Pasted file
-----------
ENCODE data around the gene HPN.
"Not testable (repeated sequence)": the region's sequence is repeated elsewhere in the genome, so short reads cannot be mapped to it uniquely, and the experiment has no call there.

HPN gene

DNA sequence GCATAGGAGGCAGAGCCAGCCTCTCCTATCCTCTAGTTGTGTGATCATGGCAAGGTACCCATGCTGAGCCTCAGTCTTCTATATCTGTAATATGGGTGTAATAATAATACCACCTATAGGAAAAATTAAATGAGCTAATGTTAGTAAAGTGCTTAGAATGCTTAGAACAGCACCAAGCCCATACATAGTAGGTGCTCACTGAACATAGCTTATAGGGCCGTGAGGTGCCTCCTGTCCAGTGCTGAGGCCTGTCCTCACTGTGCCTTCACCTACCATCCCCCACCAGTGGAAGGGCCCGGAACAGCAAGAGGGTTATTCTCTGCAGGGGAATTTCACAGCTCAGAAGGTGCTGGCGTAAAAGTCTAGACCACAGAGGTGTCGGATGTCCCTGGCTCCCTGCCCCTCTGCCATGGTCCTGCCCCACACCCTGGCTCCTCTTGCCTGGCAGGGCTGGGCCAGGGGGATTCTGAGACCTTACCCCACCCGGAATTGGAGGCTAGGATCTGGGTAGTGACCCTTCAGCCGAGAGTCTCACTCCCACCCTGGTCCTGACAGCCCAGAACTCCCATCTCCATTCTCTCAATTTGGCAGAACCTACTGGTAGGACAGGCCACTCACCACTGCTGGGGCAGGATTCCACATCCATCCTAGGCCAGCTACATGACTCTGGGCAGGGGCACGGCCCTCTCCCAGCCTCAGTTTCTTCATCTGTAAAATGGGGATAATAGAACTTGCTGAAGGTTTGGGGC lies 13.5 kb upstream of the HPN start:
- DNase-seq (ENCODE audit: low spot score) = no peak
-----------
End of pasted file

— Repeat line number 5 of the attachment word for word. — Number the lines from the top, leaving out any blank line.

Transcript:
- DNase-seq (ENCODE audit: low spot score) = no peak